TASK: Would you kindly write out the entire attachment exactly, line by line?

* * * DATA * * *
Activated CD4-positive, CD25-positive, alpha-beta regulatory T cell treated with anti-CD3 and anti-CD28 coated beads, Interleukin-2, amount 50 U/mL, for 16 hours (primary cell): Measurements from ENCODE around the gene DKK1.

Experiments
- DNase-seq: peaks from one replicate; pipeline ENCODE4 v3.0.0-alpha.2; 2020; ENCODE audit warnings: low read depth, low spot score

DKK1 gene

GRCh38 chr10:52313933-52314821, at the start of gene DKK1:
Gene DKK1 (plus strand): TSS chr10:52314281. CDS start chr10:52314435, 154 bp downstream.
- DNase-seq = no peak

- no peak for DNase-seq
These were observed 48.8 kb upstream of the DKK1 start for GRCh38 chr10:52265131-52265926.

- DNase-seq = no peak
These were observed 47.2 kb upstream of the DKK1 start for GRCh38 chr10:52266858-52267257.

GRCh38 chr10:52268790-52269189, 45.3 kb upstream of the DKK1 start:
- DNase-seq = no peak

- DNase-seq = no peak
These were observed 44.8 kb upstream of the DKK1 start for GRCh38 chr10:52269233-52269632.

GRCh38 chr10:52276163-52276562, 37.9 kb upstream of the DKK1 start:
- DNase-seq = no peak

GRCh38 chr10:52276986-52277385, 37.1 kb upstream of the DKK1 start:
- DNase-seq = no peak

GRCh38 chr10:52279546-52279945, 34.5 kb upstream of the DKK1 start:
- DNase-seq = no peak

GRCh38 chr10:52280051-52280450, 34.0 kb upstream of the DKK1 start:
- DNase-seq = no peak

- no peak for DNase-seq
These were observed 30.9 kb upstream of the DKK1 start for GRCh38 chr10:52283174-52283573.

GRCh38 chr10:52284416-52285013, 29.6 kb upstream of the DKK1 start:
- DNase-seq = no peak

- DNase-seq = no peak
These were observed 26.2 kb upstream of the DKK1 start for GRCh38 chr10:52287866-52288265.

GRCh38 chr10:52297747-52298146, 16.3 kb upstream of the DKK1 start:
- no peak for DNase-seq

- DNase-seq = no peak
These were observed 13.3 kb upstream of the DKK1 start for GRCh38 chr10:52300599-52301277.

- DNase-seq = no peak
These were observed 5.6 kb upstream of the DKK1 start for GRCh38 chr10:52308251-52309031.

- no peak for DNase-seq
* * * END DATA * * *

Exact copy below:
Activated CD4-positive, CD25-positive, alpha-beta regulatory T cell treated with anti-CD3 and anti-CD28 coated beads, Interleukin-2, amount 50 U/mL, for 16 hours (primary cell): Measurements from ENCODE around the gene DKK1.

Experiments
- DNase-seq: peaks from one replicate; pipeline ENCODE4 v3.0.0-alpha.2; 2020; ENCODE audit warnings: low read depth, low spot score

DKK1 gene

GRCh38 chr10:52313933-52314821, at the start of gene DKK1:
Gene DKK1 (plus strand): TSS chr10:52314281. CDS start chr10:52314435, 154 bp downstream.
- DNase-seq = no peak

- no peak for DNase-seq
These were observed 48.8 kb upstream of the DKK1 start for GRCh38 chr10:52265131-52265926.

- DNase-seq = no peak
These were observed 47.2 kb upstream of the DKK1 start for GRCh38 chr10:52266858-52267257.

GRCh38 chr10:52268790-52269189, 45.3 kb upstream of the DKK1 start:
- DNase-seq = no peak

- DNase-seq = no peak
These were observed 44.8 kb upstream of the DKK1 start for GRCh38 chr10:52269233-52269632.

GRCh38 chr10:52276163-52276562, 37.9 kb upstream of the DKK1 start:
- DNase-seq = no peak

GRCh38 chr10:52276986-52277385, 37.1 kb upstream of the DKK1 start:
- DNase-seq = no peak

GRCh38 chr10:52279546-52279945, 34.5 kb upstream of the DKK1 start:
- DNase-seq = no peak

GRCh38 chr10:52280051-52280450, 34.0 kb upstream of the DKK1 start:
- DNase-seq = no peak

- no peak for DNase-seq
These were observed 30.9 kb upstream of the DKK1 start for GRCh38 chr10:52283174-52283573.

GRCh38 chr10:52284416-52285013, 29.6 kb upstream of the DKK1 start:
- DNase-seq = no peak

- DNase-seq = no peak
These were observed 26.2 kb upstream of the DKK1 start for GRCh38 chr10:52287866-52288265.

GRCh38 chr10:52297747-52298146, 16.3 kb upstream of the DKK1 start:
- no peak for DNase-seq

- DNase-seq = no peak
These were observed 13.3 kb upstream of the DKK1 start for GRCh38 chr10:52300599-52301277.

- DNase-seq = no peak
These were observed 5.6 kb upstream of the DKK1 start for GRCh38 chr10:52308251-52309031.

- no peak for DNase-seq